Written by attorney Sreenivasarao Vepachedu

OBVIOUSNESS (The Aftermath of KSR Intl Co. v. Teleflex Inc.(1))

A lot has been written and thousands of hours have been spent discussing the aftermath of KSR and its implications in the past 8 years, since the KSR decision by the SCOTUS chastised the CAFC invalidating TSM test. the SCOTUS was consistent regarding the standard of obviouness determination.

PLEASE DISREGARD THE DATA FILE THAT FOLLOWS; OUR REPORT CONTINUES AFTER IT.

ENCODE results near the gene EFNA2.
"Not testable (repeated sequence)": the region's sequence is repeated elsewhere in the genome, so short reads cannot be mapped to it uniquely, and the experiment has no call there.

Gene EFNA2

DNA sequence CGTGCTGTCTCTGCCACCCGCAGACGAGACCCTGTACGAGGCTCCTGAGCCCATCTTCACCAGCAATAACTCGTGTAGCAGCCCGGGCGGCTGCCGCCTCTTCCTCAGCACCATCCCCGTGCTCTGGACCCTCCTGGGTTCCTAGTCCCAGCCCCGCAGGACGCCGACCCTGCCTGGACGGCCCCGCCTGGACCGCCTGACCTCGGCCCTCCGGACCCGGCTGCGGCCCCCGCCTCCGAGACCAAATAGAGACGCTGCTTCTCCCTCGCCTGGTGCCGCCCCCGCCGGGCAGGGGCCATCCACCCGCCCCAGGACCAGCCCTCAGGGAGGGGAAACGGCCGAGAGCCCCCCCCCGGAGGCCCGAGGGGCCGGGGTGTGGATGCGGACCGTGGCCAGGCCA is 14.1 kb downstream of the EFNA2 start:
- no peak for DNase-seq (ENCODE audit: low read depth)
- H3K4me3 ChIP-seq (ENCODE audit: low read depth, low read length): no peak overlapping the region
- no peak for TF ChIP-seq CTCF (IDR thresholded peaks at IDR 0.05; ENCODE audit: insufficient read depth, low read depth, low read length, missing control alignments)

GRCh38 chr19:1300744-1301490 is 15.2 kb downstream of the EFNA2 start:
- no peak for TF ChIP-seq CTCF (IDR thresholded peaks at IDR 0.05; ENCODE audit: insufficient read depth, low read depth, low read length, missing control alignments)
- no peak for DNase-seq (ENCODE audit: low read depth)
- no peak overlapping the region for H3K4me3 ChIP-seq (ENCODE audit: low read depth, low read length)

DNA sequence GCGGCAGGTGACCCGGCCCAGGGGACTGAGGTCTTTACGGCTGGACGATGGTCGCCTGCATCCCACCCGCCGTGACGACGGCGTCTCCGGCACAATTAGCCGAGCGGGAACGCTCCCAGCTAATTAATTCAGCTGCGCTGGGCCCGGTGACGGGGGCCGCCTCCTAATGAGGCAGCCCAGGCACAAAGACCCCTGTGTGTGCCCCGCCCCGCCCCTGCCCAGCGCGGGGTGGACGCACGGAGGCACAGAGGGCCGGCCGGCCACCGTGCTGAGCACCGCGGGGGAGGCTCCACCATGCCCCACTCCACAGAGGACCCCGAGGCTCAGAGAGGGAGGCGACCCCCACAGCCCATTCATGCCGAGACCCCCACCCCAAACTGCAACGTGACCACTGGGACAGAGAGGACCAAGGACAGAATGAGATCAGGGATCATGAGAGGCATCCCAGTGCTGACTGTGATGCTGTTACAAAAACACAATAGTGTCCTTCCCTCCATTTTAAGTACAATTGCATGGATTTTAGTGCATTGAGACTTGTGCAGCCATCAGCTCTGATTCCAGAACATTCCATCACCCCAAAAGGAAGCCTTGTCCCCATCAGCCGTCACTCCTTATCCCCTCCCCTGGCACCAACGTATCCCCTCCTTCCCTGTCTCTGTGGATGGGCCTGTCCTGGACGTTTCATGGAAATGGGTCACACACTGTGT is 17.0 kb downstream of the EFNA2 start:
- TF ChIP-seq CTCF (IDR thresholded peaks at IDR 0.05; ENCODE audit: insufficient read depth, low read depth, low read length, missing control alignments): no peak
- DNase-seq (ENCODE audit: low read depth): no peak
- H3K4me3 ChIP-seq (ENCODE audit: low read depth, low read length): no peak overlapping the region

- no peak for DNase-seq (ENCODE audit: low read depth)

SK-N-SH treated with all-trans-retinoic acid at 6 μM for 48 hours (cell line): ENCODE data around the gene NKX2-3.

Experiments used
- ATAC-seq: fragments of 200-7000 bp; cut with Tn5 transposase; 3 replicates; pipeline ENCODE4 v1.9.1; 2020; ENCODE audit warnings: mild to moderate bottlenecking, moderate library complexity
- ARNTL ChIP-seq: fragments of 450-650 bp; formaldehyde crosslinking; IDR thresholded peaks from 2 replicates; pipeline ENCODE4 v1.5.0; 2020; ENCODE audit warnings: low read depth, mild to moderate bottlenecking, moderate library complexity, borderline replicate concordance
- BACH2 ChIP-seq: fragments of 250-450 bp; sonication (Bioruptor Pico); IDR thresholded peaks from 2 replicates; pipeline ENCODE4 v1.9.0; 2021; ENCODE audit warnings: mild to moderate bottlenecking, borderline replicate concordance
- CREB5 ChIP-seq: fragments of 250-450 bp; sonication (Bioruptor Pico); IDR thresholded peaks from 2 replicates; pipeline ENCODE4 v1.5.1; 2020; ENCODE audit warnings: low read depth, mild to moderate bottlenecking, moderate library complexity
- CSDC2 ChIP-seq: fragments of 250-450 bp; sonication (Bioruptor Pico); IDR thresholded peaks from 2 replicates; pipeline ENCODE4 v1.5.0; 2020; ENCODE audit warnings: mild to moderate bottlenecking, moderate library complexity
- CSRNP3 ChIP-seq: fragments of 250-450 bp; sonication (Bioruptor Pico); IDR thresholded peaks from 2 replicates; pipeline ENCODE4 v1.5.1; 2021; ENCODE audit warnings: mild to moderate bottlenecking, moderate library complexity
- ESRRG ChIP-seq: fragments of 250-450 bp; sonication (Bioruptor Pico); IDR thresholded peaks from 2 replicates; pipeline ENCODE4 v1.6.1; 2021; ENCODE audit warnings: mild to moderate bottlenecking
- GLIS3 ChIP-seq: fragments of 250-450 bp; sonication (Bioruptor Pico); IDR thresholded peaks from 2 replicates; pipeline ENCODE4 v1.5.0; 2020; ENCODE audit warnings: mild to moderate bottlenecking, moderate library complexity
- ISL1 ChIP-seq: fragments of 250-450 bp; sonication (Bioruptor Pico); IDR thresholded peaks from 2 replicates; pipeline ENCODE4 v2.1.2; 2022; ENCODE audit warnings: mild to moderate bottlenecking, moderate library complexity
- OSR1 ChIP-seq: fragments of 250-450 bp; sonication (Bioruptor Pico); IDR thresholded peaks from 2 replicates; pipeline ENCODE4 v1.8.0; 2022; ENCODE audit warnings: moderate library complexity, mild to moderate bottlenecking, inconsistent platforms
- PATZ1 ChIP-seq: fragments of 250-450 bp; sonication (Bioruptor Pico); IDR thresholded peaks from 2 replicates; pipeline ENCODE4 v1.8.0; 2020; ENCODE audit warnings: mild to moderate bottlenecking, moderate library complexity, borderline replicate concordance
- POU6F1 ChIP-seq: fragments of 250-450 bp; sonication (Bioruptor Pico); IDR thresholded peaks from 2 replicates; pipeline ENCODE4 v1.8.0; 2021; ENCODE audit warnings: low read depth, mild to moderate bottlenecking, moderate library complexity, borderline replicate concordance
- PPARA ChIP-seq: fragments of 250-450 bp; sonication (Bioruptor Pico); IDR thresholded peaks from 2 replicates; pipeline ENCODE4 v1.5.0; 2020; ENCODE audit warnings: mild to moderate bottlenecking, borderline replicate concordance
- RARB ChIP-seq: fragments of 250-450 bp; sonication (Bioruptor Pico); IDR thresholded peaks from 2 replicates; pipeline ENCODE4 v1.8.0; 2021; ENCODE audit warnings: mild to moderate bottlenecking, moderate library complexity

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REFERENCES AND NOTES: (1) KSR Intl Co. v. Teleflex Inc., 550 US 398 (2007) The Supreme Court noted that throughout the Court’s engagement with the question of obviousness, its cases have set forth an “expansive and flexible approach,” which was inconsistent with the TSM test that the Federal Circuit had been applying. (2) Dr. Rao Vepachedu is the Managing Director at Cardinal Risk Management and registered patent attorney with extensive experience in the management of intellectual property and extensive experience in research and teaching. He currently works for Cardinal Intellectual Property (CIP), Cardinal Risk Management (CRM), and Cardinal Law Group (CLG). In addition, he is the president of Vepachedu Educational Foundation Inc. (, a 501(c) (3) educational foundation. For more information visit:; and Contact: [email protected] (3) VI Writings of Thomas Jefferson at 180-181 (Washington ed.). (4) A) Teaching, Suggestion and Motivation (TSM) B) McClain v. Ortmayer, 141 US 419, 427 (1891) (5) Graham et al. v. John Deere Co. of Kansas City et al., 383 U.S. 1 (1966): In a suit for the infringement of a patent that consisted of a combination of old mechanical elements for a device designed to absorb shock from plow shanks in rocky soil in order to prevent damage to the plow, the Fifth Circuit ruled that a combination is patentable when it produces an "old result in a cheaper and otherwise more advantageous way." In an opinion delivered by Justice Tom C. Clark, the SCOTUS held that the Patent Act of 1952 did not lower the standards required for the patentability of an invention by adding an inquiry into obviousness to the statutory requirements of novelty and utility. The Court found that section 103 of the 1952 Patent Act Congress added the statutory nonobvious subject matter requirement, and outlined the so-called Graham factors for the determination of obviousness. (6) The examiner bears the initial burden of factually supporting any prima facie conclusion of obviousness. Princeton Biochemicals, Inc. v. Beckman Coulter, Inc., 411 F.3d 1332, 1336-37 (Fed. Cir. 2005); In re Rinehart, 531 F.2d 1048, 189 USPQ 143 (CCPA 1976); In re Linter, 458 F.2d 1013, 173 USPQ 560 (CCPA 1972); In re Saunders, 444 F.2d 599, 170 USPQ 213 (CCPA 1971); In re Tiffin, 443 F.2d 394, 170 USPQ 88 (CCPA 1971), amended, 448 F.2d 791, 171 USPQ 294 (CCPA 1971); In re Warner, 379 F.2d 1011, 154 USPQ 173 (CCPA 1967), cert. denied, 389 U.S. 1057 (1968); (7) Darrow, The Neglected Dimension Of Patent Law’s PHOSITA Standard, Harvard Journal of Law & Technology, Volume 23, Number 1, Fall 2009 ( (8) The CAFC wrongly concluded that because Asano’s primary purpose was solving the constant ratio problem, an inventor considering how to put a sensor on an adjustable pedal would have no reason to consider putting it on the Asano pedal. It is common sense that familiar items may have obvious uses beyond their primary purposes, and a PHOSITA often will be able to fit the teachings of multiple patents together like pieces of a puzzle. Regardless of Asano’s primary purpose, it provided an obvious example of an adjustable pedal with a fixed pivot point, and the prior art was replete with patents indicating that such a point was an ideal mount for a sensor. KSR (9) A patent claim CAN be proved obvious merely by showing that the combination of elements was obvious to try. Prior to KSR, it was well-established that "obvious to try" was not the standard for evaluating patentability. Irving et al., Obviousness Developments in U.S. Patent Law, China IP News, July 2009, ( (10) Id. (11) Castanias et al., KSR v. Teleflex: Moving Toward a More Flexible Definition of Obviousness, ( (12) The EPO has once again been rated number one for patent quality among the world's largest patent offices, according to a recent survey of patent professionals by Intellectual Asset Management (IAM) magazine,$FILE/IAM72_benchmarking_q_p_en.pdf Although polls conducted by various organizations are inherently flawed and unscientific, it has become the norm and accepted practice to value and depend such statistical manipulations, e.g., in the above report there is no real comparison of granted patents’ validity or invalidity. Many of the attorneys participated in the survey have known EPO and USPTO only, and never had the opportunity to review the work of any other new ISAs or PTOs, and yet were willing to judge based on their gut feelings and anecdotal evidence. Nevertheless, the USPTO is not the topper, despite the KSR, AIA and all the hoopla about quality in the recent years. (13) MPEP 2143 Examples of Basic Requirements of a Prima Facie Case of Obviousness: (14) In re Omeprazole Patent Litigation, 536 F.3d 1361, 87 USPQ2d 1865 (Fed. Cir. 2008) Example 3: (15) The SCOTUS in KSR noted that the analysis supporting a rejection under 35 U.S.C. 103 should be made explicit. (16) 2163.07(a) Inherent Function, Theory, or Advantage: (17) 2163.07(b) Incorporation by Reference: (18) Examination Guidelines for Determining Obviousness Under 35 U.S.C. 103 THE KSR DECISION AND PRINCIPLES OF THE LAW OF OBVIOUSNESS What To Search For? “The search should cover the claimed subject matter and should also cover the disclosed features which might reasonably be expected to be claimed.” (Not yet claimed or presented in claims, but at some point in future, may be presented in claims!) Office Personnel As Factfinders: “Office personnel must therefore ensure that the written record includes findings of fact concerning the state of the art and the teachings of the references applied.” “use of common sense does not require a “specific hint or suggestion in a particular reference,” only a reasoned explanation that avoids conclusory generalizations.” DyStar Textilfarben GmbH v. C.H. Patrick Co., 464 F.3d 1356, 1366 (Fed.Cir. 2006), (19) Covalent Bond is a chemical bond that involves the sharing of electron pairs between two atoms bonded together. All molecules are made of two or more atoms, having covalent or ionic bonding. Most of the organic chemicals are molecules with two or more atoms covalently bonded together. Inorganic bonding is seen in inorganic materials such as salts in which ions are bonded by the attraction, the electrostatic attraction between oppositely charged ions. When dissolved in a suitable polar solvent such as water, ionic compounds or molecules dissociate into anions and cations. This is the inherent nature of chemicals, both covalent molecules and ionic molecules. However, ”a lexicographer inventor or applicant” may write a claim against well-known covalent molecule by claiming the “covalent bond’ between the two atoms in the known molecule, and examiner is forced to give +ve opinion or a rejection with obviousness argument against the claim using the exact compound, which has inherently the claimed covalent bond, the reference is silent about such bonding. See for example, various frivolous an dinherent steps in the method of “coating an organic material with alkyl-silane, claims 1 and 8 in WO2015035361: ORGANIC SUBSTRATES HAVING IMPROVED WEATHERABILITY AND MAR RESISTANCE: 1. A process of forming a mar resistant organic material comprising: providing a substrate comprising a thermoplastic material, said substrate having a surface; infusing an adhesion promoter into said surface such that a first portion of said adhesion promoter penetrates said surface to form an infused substrate material, and a second portion of said adhesion promoter extends from said surface or is present at said surface, said first portion and said second portion covalently linked; and optionally depositing a mar resistant coating or hardcoat on said surface, said mar resistant coating or hardcoat adhering to said infused substrate material absent an intermediate layer. mar resistant organic material = organic material coated with (alkyl silane that is) hydrophobic and scratch resistant coating providing a substrate = organic material (place it somewhere, wherever you want to color, paint, coat, spray, layer, etc. with something else) “a thermoplastic material” = any polymer including cellulose derivatives known for hundreds of years such as paper or cellophane “having a surface” = all substrates have surfaces, including paper or wood or whatever “thermoplastic” “infusing an adhesion promoter into said surface” = coating with, immersing in, spraying with, etc., alkylsilane over the surface “into said surface such that a first portion of said adhesion promoter penetrates said surface to form an infused substrate material, and a second portion of said adhesion promoter extends from said surface or is present at said surface” = silicon part bonding with the surface, alkyl part hanging like a tail “said first portion and said second portion covalently linked” = silicon and alkyl group are bonded through a covalent bond 8. The process of any one of claims 1-4 wherein said adhesion promoter comprises the structure of formula II: (II) where R1 , R2 , and R3 are reach independently an H, OH, CI, F, C4-C20 alkyl, etc. (20) Rao Vepachedu, Doctrine of Inherency, (21) MPEP 2112 (‘‘The express, implicit, and inherent disclosures of a prior art reference may be relied upon in the rejection of claims under 35 U.S.C. 102 or 103.’’). (22) Atlas Powder, Co. v. INRECO, Inc., 190 F.3d 1342, 1347 (Fed. Cir. 1999). (23) In Titanium Metals Corp. of Am. v. Banner, 778 F.2d 775 (Fed. Cir. 1985), the claims to the composition were anticipated, despite the fact that the property of corrosion resistance was not previously recognized. ‘Congress has not seen fit to permit the patenting of an old alloy, known to others through a printed publication, by one who has discovered its corrosion resistance or other useful properties, or has found out to what extent one can modify the composition of the alloy without losing such properties.’’) (24) In Schering Corp., 339 F.3d at 1381, the court held that the metabolite of a known drug was the inherent product of administering the drug and, therefore, anticipated. However, the court stated, “finally, this court’s conclusion on inherent anticipation in this case does not preclude patent protection for metabolites of known drugs. With proper claiming, patent protection is available for metabolites of known drugs.”) (25) In re Montgomery, 677 F.3d 1375, 1382 (Fed. Cir. 2012), citing Schering Corp, 339 F.3d at 1381, (internal citations omitted); In SmithKline Beecham Corp. v. Apotex Corp., 403 F.3d 1331, 1343–44 (Fed. Cir. 2005), the Court held a chemical patent inherently anticipated and stated that it was irrelevant whether the inherently disclosed chemical was ever actually produced); In Elan Pharm., Inc. v. Mayo Found. For Med. Educ., 346 F.3d 1051, 1052 (Fed. Cir. 2003)(en banc), the court stated ‘‘we clarify that invalidity based on anticipation requires that the assertedly anticipating disclosure enabled the subject matter of the reference and thus of the patented invention without undue experimentation.”) (26) A third party may submit any publication of potential relevance to a patent application before the earlier of (1) a notice of allowance; or (2) the later of six months after the date of first publication, or the date of the first rejection of any claim by the examiner. See for more information: and A third party may submit references relevant to claims in many patent offices including the USPTO, EPO and PCT, within the allowed time period after the publication of a patent application. (27) See above 20 (28) The TSM requirement: The CAFC continues to impose TSM requirement: “we required the PTO to identify record evidence of a teaching, suggestion, or motivation to combine references because omission of a relevant factor required by precedent is both legal error and arbitrary agency action. However, this did not preclude examiners from employing common sense. . . “that a patent claim cannot be proved obvious merely by showing that the combination of elements was ‘obvious to try. . . .” In addition, the USPTO interprets the caution “the need for caution in granting a patent based on the combination of elements found in the prior art” by the SCOTUS to require TSM with the “commonsense to avoid the risk of falling prey to hindsight bias.” (29) “Exytholate” is a term coined by the applicant for known word “ethoxylate.” See Rao Vepachedu, Novelty, (30) Mar Resistant Organic Material is a scratch resistant organic material. See above 19, 20 and 26 (31) The author abhors the improper use of the “lexicographer loophole” and DOES NOT advocate or practice such use of misleading or redefining the old, because he thinks this is deception and fraud on the public, patent office and the government of the state where patent monopoly is sought. However, this is his opinion and others may have different opinion, and hence the practice of using the lexicographer loophole in the system is presented here as a practice used by others. The reader is advised to seek assistance from a competent attorney. The author considers the judicious use of the right to be a lexicographer and prefers conformity with the accepted definitions such that there is no ambiguity, e.g., author would prefer to define a flowering plant and its flower called “rose” as “a woody perennial comprising stems that are erect, climber or trails, often with sharp prickles or thorns, and fragrant flowers of varying size, shape and color, belongs to the genus Rosa, including thousands of cultivars, within the species listed at; incorporated by reference. (32) Affidavits or declarations, when timely presented, containing evidence of criticality or unexpected results, commercial success, long-felt but unsolved needs, failure of others, skepticism of experts, etc., must be considered by the examiner in determining the issue of obviousness of claims for patentability under 35 U.S.C. 103. The Court of Appeals for the Federal Circuit stated in Stratoflex, Inc. v. Aeroquip Corp., 713 F.2d 1530, 1538, 218 USPQ 871, 879 (Fed. Cir. 1983) that “evidence rising out of the so-called ‘secondary considerations’ must always when present be considered en route to a determination of obviousness.” Such evidence might give light to circumstances surrounding the origin of the subject matter sought to be patented. As indicia of obviousness or unobviousness, such evidence may have relevancy. Graham v. John Deere Co., 383 U.S. 1, 148 USPQ 459 (1966); In re Palmer, 451 F.2d 1100, 172 USPQ 126 (CCPA 1971); In re Fielder, 471 F.2d 640, 176 USPQ 300 (CCPA 1973). The Graham v. John Deere pronouncements on the relevance of commercial success, etc. to a determination of obviousness were not negated in Sakraida v. Ag Pro, 425 U.S. 273, 189 USPQ 449 (1979) or Anderson’s-Black Rock Inc. v. Pavement Salvage Co., 396 U.S. 57, 163 USPQ 673 (1969), where reliance was placed upon A&P Tea Co. v. Supermarket Corp., 340 U.S. 147, 87 USPQ 303 (1950). See Dann v. Johnston, 425 U.S. 219, 226 n.4, 189 USPQ 257, 261 n. 4 (1976). Examiners must consider comparative data in the specification which is intended to illustrate the claimed invention in reaching a conclusion with regard to the obviousness of the claims. In re Margolis, 785 F.2d 1029, 228 USPQ 940 (Fed. Cir. 1986). The lack of objective evidence of nonobviousness does not weigh in favor of obviousness. Miles Labs. Inc. v. Shandon Inc., 997 F.2d 870, 878, 27 USPQ2d 1123, 1129 (Fed. Cir. 1993), cert. denied,127 L. Ed. 232 (1994). However, where a prima facie case of obviousness is established, the failure to provide rebuttal evidence is dispositive. 37 C.F.R. 1.132 Affidavits or Declarations Traversing Rejections Or Objections: (33) Ferring B.V. v. Barr Labs., Inc., 437 F.3d 1181, 1196-97 (Fed. Cir. 2006); Burlington Indus., Inc. v. Dayco Corp., 849 F.2d 1418, 1422 (Fed. Cir. 1988); McKesson Info. Solutions, Inc. v. Bridge Med., Inc., 487 F.3d 897, 913-26 (Fed. Cir. 2007); Critikon, Inc. v. Becton Dickinson Vascular Access, Inc., 120 F.3d 1253, 1256-57 (Fed. Cir. 1997); Therasense, Inc. v. Becton, Dickinson & Co., 649 F.3d 1276, 1292 (Fed. Cir. 2011); Hazel-Atlas Glass Co. v. Hartford-Empire Co., 322 U.S. 238, 245 (1944)) (34) “patent may be rendered unenforceable for inequitable conduct if an applicant, with intent to mislead or deceive the examiner, fails to disclose material information or submits materially false information to the PTO during prosecution” . . . “In the absence of “smoking gun” evidence, intent to deceive is normally inferred from the facts” Larson Mfg. Co. v. Aluminart Prods. Ltd., 559 F.3d 1317, 1326 (Fed. Cir. 2009) “information is material when a reasonable examiner would consider it important in deciding whether to allow the application to issue as a patent” Star Scientific, Inc. v. R.J. Reynolds Tobacco Co., 537 F.3d 1357, 1365 (Fed. Cir. 2008) “conduct sufficient to render a patent unenforceable is broader than deliberate fraud” J.P. Stevens & Co. v. Lex Tex Ltd., 747 F.2d 1553, 1559 (Fed. Cir. 1984) In McKesson, the court affirmed a finding of inequitable conduct based on the patentee’s failure to fully disclose material information from related patent applications. McKesson Info. Solutions, Inc. v. Bridge Med., Inc., 487 F.3d 897, 913-26 (Fed. Cir. 2007) See also, Critikon, Inc. v. Becton Dickinson Vascular Access, Inc., 120 F.3d 1253, 1256-57 (Fed. Cir. 1997); “where there is proof of “affirmative egregious misconduct” such as a “‘deliberately planned and carefully executed scheme[ ]’ to defraud the [USPTO],” it is not necessary to prove that the information at issue was “but-for” material”. Therasense, Inc. v. Becton, Dickinson & Co., 649 F.3d 1276, 1292 (Fed. Cir. 2011) (quoting Hazel-Atlas Glass Co. v. Hartford-Empire Co., 322 U.S. 238, 245 (1944)) (35) Tom Irving et al., Patent Claim Drafting and Construction, available at: Patent Drafting Taboos: I. Words that Limit, available at: (36) Protest and Pre-Issuance Oppositions:; USPTO ISSUES FINAL RULES FOR THIRD-PARTY PREISSUANCE SUBMISSIONS IN PATENT APPLICATIONS, July 24, 2012; Disclaimer: These materials are prepared solely as public service to contribute to the understanding of IP laws and strategies practiced in the US, and should not be construed as legal advice and do not establish any form of attorney-client relationship with the author or his current/past employers. Information presented on these pages includes not only facts available in the public domain, but also author’s interpretations, opinions and personal views that do not represent any of the views, opinions or policies of any companies the author is (was) associated with. While every attempt was made to insure that these materials are accurate, errors or omissions may be contained therein, for which NEITHER the author NOR his employers and associates are LIABLE. The reader is advised to seek proper counsel, before using any of the strategies presented here.